Friday, January 13, 2017

Ancient Chinese Etiquette

One Han Dynasty Ring, helped Royal subjects follow proper rules of Court Etiquette 


The Smithsonian Institution has received a gilt of a great antiquity from the Chinese Minister. It is a "jade" ring, about ten inches in diameter and one-eighth of an inch in thickness, with a hollow centre about four inches in diameter. It is of a pale hue. The ring is known as the "Han Pek" jewel of the dynasty of Han, an old-time monarch of 3500 year's ago.

Court officials of that day, when an audience was accorded them by the Emperor, held the ring with both hands and thrust their fingers into the opening to guard against moving their hands while addressing the throne, the emphasizing of their remarks by flourishes of their hands, presumably being contrary to official etiquette. The ring was used as an emblem of submission, or respect, for the sovereign. It was recently unearthed from a sepulchre, having been buried with the owner. – New York Sun, 1899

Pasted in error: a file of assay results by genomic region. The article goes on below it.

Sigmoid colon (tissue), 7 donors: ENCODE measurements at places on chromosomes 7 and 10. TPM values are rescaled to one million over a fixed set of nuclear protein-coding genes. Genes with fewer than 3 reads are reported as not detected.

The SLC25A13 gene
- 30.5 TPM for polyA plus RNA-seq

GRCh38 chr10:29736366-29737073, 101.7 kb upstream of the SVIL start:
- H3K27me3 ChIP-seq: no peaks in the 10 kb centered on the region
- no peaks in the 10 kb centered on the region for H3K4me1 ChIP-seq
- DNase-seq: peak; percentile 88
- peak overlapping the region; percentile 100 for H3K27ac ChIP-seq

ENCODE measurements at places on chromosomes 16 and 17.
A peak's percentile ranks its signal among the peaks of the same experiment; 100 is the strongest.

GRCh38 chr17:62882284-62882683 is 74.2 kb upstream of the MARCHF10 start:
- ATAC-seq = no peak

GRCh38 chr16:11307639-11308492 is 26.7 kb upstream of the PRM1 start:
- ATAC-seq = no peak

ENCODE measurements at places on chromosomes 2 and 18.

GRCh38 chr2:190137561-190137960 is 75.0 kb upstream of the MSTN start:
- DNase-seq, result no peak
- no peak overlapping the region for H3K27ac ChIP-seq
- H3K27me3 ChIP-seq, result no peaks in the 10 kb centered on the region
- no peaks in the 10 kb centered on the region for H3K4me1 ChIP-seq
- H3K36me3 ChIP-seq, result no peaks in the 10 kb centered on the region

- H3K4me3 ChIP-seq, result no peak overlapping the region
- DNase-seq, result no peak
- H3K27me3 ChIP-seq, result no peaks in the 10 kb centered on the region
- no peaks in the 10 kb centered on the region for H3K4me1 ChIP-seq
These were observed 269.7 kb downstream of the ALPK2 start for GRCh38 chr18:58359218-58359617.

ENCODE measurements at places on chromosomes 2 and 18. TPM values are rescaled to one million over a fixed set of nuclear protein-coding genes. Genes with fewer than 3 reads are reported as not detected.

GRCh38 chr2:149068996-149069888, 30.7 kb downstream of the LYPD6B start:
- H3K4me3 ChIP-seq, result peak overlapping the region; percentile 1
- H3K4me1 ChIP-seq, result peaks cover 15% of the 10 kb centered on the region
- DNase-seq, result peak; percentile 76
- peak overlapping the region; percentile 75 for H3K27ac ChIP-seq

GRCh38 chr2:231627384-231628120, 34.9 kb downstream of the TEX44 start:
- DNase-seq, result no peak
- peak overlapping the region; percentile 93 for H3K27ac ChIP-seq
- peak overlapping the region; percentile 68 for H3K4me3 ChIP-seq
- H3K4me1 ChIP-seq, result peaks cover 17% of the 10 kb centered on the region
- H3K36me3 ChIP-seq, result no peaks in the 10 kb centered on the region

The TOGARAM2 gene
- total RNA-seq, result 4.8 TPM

Etiquette Enthusiast, Maura J Graber, is the Site Moderator and Editor for the Etiquipedia© Etiquette Encyclopedia